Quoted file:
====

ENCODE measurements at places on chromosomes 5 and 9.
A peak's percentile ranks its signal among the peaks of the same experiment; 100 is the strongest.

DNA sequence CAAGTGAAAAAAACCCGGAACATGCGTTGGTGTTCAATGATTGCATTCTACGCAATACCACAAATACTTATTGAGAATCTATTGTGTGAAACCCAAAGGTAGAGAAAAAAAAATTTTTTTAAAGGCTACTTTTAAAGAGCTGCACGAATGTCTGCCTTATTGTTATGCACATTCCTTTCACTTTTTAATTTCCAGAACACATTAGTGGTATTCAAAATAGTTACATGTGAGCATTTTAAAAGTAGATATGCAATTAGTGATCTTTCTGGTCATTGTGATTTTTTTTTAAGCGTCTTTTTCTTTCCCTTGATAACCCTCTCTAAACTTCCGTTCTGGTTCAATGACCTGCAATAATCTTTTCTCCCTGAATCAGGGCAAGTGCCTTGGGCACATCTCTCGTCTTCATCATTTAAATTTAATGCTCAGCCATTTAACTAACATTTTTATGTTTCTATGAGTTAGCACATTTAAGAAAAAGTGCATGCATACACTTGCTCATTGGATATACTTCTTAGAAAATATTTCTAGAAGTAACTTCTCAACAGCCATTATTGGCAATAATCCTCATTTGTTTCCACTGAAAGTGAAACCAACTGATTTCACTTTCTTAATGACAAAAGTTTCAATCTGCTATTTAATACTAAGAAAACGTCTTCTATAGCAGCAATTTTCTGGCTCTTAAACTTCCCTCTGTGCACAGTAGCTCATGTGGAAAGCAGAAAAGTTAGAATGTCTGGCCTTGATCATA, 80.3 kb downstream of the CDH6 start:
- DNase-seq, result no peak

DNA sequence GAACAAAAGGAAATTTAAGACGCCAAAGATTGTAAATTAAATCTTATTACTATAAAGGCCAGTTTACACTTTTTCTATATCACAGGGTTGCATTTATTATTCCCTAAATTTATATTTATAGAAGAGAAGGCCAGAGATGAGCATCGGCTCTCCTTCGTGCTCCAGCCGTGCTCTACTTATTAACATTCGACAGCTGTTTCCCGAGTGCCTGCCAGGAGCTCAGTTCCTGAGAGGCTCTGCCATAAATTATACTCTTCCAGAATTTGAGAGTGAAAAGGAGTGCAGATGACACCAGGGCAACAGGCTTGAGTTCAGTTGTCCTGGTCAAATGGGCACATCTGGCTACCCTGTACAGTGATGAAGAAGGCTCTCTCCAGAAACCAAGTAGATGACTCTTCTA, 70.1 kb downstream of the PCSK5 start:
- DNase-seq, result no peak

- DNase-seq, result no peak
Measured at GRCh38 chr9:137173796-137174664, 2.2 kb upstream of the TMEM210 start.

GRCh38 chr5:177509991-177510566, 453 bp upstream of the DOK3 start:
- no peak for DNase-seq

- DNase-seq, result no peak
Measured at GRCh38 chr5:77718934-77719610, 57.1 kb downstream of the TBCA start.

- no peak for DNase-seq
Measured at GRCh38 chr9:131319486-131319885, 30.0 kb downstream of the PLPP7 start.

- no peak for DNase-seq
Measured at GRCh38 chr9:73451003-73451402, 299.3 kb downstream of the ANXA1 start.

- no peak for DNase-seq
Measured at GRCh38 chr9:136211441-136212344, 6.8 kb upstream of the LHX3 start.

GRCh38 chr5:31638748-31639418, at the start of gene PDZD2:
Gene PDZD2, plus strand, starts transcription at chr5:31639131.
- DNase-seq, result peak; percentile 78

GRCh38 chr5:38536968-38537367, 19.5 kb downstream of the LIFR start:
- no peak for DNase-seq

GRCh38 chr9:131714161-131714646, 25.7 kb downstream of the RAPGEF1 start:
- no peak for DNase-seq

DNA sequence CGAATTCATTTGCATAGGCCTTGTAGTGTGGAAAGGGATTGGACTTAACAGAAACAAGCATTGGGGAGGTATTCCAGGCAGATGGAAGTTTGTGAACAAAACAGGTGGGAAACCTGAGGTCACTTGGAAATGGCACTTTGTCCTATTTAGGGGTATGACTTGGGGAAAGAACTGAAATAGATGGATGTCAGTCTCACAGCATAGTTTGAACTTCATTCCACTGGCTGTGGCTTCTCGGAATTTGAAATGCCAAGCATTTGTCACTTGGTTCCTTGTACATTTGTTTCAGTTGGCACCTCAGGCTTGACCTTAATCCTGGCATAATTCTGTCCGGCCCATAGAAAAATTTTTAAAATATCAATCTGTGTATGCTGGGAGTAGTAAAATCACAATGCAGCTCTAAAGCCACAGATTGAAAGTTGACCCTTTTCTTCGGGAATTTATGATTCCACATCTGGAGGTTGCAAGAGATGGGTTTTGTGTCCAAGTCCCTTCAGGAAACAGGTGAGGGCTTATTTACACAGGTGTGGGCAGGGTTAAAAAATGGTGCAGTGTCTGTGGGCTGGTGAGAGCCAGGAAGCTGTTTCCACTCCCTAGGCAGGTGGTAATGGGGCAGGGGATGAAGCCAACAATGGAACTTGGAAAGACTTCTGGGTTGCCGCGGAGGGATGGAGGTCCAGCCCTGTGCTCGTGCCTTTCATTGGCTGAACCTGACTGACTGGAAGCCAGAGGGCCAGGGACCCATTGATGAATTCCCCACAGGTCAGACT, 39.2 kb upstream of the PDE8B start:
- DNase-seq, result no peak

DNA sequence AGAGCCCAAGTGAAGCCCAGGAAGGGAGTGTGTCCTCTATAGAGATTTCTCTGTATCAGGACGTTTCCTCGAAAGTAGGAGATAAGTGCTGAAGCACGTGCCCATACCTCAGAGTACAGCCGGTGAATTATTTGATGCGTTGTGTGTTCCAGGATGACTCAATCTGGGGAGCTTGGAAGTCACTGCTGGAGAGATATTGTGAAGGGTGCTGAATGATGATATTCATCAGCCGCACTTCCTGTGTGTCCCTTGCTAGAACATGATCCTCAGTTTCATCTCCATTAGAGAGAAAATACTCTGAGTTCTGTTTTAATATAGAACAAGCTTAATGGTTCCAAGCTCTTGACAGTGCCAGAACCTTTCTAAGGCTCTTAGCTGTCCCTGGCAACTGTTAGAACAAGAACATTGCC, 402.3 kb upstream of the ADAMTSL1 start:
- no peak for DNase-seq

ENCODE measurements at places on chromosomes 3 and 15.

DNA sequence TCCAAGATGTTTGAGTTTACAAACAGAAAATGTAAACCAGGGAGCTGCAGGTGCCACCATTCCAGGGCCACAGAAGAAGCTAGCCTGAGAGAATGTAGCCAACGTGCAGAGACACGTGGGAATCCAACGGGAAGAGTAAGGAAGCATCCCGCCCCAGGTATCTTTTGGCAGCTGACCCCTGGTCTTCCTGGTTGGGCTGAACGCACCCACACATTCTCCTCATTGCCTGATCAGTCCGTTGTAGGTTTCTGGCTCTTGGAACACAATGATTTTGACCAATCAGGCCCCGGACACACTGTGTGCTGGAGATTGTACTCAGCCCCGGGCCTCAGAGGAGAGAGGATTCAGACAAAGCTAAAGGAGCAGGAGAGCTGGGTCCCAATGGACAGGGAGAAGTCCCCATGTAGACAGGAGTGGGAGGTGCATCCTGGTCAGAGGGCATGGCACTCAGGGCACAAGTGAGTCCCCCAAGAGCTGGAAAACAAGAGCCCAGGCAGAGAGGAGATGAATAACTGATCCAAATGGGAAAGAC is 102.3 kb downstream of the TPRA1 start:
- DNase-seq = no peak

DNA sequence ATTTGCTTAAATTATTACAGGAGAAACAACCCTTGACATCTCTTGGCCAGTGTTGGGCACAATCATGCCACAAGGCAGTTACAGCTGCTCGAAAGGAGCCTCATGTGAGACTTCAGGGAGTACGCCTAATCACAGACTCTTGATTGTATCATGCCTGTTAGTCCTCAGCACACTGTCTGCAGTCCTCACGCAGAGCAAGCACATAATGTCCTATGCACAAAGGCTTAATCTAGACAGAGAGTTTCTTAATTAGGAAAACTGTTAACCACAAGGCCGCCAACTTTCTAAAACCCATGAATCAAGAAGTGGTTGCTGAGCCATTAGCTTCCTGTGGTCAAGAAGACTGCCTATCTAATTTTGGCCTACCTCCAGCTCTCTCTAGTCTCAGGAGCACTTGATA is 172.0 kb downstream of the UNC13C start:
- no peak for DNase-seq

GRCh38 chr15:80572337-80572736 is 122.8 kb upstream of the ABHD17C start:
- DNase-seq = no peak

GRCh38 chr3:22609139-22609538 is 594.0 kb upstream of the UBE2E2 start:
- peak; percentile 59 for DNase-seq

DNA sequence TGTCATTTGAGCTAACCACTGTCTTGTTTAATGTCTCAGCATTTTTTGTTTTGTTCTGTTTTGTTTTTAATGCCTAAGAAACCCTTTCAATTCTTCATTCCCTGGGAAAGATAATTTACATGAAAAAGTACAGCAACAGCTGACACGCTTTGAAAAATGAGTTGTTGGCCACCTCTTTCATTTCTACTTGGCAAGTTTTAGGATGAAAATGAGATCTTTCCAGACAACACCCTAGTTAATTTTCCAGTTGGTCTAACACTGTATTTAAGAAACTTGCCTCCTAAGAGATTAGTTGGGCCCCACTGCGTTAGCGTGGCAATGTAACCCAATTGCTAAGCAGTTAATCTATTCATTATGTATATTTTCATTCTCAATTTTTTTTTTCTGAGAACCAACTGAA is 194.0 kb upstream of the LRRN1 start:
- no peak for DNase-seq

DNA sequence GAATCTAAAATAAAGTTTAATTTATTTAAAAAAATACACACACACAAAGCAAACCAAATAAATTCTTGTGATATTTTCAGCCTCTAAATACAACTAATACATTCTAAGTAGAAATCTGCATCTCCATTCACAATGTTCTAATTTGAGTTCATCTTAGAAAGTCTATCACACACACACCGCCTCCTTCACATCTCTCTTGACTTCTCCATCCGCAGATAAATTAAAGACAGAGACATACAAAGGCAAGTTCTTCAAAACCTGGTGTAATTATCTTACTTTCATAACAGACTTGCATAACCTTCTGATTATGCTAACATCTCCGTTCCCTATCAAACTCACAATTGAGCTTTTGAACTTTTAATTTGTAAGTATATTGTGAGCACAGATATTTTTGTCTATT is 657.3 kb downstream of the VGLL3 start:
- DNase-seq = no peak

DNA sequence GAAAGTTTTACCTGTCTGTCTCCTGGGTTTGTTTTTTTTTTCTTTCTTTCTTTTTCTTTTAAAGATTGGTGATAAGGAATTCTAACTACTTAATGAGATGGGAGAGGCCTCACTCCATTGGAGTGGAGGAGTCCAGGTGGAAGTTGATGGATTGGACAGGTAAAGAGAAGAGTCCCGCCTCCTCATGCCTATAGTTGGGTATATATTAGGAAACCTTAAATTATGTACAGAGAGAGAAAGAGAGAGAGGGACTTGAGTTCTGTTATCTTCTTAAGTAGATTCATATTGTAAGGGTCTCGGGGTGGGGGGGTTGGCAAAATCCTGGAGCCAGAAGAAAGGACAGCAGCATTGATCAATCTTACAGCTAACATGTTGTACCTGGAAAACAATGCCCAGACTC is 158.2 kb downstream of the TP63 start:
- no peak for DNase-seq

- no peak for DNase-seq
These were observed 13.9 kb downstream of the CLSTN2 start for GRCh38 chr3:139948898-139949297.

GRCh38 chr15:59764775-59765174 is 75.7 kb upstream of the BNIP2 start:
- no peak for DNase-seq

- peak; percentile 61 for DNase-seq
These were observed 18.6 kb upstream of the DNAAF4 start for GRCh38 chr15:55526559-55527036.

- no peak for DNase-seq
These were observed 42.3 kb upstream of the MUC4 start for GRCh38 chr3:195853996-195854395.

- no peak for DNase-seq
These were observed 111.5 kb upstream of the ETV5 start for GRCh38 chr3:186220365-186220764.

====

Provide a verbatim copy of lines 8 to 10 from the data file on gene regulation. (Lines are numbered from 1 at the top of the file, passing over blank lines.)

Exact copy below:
Measured at GRCh38 chr9:137173796-137174664, 2.2 kb upstream of the TMEM210 start.

GRCh38 chr5:177509991-177510566, 453 bp upstream of the DOK3 start:
- no peak for DNase-seq